If I look into my closet, one of the clothes that I wear well is that of hospitality.  I was raised in a home where my parents practiced hospitality by inviting others into our home for meals, we had people live in our home for extended periods of time and we often made meals for others who were in need. In fact, if I look back further into my family history, my parents were also both raised in this way.  For me, hospitality is both a learned gift passed down through my family heritage and a spiritual act of obedience.  My husband and I often look around to see how we can show hospitality to those around us, opening our home to friends and family, to those who need a place to stay or an invitation to dinner for those who may feel left out or forgotten. Hospitality is one of my favourite outfits to wear because it fits well, it’s comfortable, and it’s familiar.

Other God-given gifts that fit well and I enjoy wearing include encouragement, faith and prayer.  These are a part of who God has designed and created me to be.

So what about you? What are your favourite outfits to wear?  What are those characteristics, behaviours actions and thoughts that are characterize who you are?  Your favourite outfits? How do these “clothes” tie in with the idea of dressing yourself in LOVE?

Health Update: I am scheduled to go down to PMH on Thursday this week to have a follow up regarding my bronchoscopy test. I am eager to meet with my team of doctors and to hear the results of what is going on with this chest infection.  I am also scheduled to meet with one of the specialists next Tuesday for more clarity on what the tests have revealed and how to best move forward. While I’m tired of being sick, coughing and being short of breath I am at peace with the process and filled with thankfulness to God for his Healing and for my team of doctors who care for me not just as a number or disease but as a person, an individual with hopes, plans and dreams.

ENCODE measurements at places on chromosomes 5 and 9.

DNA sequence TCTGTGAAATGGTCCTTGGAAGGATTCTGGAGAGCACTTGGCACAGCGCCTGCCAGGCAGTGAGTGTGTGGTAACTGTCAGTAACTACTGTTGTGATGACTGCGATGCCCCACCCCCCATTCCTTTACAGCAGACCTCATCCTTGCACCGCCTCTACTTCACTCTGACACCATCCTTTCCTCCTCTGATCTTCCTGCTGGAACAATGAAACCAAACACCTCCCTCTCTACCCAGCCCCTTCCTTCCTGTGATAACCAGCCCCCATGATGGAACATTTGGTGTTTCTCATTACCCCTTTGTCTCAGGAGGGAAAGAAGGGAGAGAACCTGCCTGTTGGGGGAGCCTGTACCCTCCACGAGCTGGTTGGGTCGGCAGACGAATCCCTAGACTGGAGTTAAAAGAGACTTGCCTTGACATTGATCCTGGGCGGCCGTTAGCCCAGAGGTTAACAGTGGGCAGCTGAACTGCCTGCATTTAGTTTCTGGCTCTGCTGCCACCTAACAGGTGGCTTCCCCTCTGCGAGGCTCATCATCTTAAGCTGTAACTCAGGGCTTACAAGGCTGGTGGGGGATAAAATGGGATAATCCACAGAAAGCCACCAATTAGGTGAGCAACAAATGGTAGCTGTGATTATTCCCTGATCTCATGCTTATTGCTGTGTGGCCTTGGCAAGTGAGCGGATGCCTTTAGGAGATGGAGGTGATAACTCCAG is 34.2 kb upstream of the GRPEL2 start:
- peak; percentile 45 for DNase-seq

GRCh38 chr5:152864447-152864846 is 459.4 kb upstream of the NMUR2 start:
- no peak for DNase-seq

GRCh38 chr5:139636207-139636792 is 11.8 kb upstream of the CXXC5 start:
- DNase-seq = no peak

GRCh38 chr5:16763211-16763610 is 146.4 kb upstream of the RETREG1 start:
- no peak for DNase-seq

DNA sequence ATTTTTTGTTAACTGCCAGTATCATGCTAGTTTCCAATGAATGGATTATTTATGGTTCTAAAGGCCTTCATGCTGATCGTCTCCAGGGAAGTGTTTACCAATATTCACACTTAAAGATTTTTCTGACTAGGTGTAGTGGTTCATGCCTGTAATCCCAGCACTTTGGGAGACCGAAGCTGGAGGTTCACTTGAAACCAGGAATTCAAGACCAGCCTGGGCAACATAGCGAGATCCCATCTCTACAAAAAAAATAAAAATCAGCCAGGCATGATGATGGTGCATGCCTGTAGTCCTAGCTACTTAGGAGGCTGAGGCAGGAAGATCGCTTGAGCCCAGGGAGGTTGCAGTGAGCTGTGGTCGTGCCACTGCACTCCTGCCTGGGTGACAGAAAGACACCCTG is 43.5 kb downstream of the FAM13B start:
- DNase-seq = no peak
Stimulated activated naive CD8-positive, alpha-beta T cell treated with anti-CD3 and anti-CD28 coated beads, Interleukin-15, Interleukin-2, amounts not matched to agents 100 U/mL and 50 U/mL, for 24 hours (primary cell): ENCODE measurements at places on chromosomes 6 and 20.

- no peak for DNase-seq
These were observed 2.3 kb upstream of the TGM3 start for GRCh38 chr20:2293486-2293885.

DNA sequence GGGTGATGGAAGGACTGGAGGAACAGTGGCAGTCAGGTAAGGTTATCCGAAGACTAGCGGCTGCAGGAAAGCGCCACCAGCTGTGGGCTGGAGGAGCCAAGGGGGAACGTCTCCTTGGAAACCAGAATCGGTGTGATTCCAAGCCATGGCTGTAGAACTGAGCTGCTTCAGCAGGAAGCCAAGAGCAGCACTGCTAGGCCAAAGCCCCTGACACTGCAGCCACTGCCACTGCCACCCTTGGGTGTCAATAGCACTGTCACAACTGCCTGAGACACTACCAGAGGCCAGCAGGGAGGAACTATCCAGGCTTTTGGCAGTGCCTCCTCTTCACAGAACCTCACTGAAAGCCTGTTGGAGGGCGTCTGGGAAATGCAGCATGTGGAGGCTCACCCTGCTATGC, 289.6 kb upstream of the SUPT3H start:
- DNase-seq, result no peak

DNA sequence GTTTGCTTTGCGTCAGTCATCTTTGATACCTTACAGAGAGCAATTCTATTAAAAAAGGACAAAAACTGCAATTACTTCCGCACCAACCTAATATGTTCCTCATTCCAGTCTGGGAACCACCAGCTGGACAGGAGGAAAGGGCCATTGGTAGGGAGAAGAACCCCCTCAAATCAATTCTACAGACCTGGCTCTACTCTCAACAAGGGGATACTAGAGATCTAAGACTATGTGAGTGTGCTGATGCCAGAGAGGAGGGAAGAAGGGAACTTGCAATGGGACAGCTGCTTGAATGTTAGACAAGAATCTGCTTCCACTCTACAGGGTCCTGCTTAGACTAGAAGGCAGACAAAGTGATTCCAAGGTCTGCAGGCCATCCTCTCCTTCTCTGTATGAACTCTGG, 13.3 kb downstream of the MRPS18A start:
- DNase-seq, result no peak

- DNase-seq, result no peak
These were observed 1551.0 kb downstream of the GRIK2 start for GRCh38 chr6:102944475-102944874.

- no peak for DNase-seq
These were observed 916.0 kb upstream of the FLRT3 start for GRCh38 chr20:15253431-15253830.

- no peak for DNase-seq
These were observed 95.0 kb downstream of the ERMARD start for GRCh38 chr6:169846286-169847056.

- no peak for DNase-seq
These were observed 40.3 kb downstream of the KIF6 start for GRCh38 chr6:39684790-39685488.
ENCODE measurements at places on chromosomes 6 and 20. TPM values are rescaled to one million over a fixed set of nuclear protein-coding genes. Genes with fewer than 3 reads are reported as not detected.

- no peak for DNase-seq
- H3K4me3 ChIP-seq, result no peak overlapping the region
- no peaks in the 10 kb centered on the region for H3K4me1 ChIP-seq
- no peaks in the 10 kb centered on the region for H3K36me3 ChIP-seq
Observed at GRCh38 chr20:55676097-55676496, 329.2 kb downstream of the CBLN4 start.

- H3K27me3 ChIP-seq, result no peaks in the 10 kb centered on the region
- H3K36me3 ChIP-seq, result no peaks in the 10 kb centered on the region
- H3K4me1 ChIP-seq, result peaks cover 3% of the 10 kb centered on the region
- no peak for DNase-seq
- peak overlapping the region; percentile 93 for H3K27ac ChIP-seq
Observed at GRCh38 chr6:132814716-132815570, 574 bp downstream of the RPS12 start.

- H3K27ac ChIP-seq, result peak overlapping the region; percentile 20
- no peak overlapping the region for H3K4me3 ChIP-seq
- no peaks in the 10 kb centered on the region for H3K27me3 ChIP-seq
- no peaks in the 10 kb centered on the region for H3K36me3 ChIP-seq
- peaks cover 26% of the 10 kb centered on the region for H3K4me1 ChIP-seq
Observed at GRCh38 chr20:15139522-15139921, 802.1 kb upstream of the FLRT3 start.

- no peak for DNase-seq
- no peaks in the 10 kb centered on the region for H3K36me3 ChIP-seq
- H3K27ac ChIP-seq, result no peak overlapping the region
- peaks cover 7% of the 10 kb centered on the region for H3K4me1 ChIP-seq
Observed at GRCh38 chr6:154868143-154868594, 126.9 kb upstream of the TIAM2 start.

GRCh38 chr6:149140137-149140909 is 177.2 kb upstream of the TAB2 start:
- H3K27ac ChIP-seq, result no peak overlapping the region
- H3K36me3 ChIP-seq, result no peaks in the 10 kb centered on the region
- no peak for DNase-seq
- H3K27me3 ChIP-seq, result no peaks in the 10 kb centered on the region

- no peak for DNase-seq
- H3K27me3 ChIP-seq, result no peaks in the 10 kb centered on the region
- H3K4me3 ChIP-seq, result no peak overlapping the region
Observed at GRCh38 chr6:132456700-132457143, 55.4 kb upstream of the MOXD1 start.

Love to you all,


***next up: Clothes that Need to be Thrown Away

This post has been a long time in coming but for good reason.  Yesterday I was speaking at Forward Baptist Church in Scarborough for a Ladies Breakfast and I knew that some of these “What’s in your Closet” thoughts were going to end up in my message.  I will be posting parts of my message here over the next few weeks.  If you haven’t already read What’s in your Closet: Part One you should take a minute to start there.

Love: Bra, Underwear and a pair of  Spanx

Paul says that love is the most important piece of clothing we can wear.  That love itself binds everything else together in perfect harmony.  If that’s the case, then I’d like for us to consider love as the first clothes that we put on in the morning, the foundation of our outfit, our bra and underwear, perhaps a pair of spanx to smooth out some of our lumps and bumps.  These articles of clothing help make everything else fit well.

Think about it.  If the first clothes you put on in the morning are rooted in anger, rage, unforgiveness, hatred and selfishness then everything else, your behaviour, thoughts, actions and speech will all follow in that manner as well.

In the same way, when we first clothe ourselves in love, everything else fits better.  It’s hard to lash out in anger, to spread lies or speak unkind words when your foundation is love.  It’s hard to cheat on your spouse, have greedy thoughts or use filthy language when your foundation is love.  When your motives, behaviours, thoughts, speech and actions are rooted in love everything else falls nicely into place.  When we dress ourselves first with love it is easier to be kind, to show forgiveness, to have patience, to serve others, to be humble and to practice peace.  These characteristics become a natural extension of who we are.  In fact, I believe that even if wearing kindness, forgiveness, patience and humility are difficult or uncomfortable, if they are not a part of those characteristics and behaviours that come naturally to you, that if they are worn over the foundation of love, that over time, they will become easier to wear and will become our first natural response.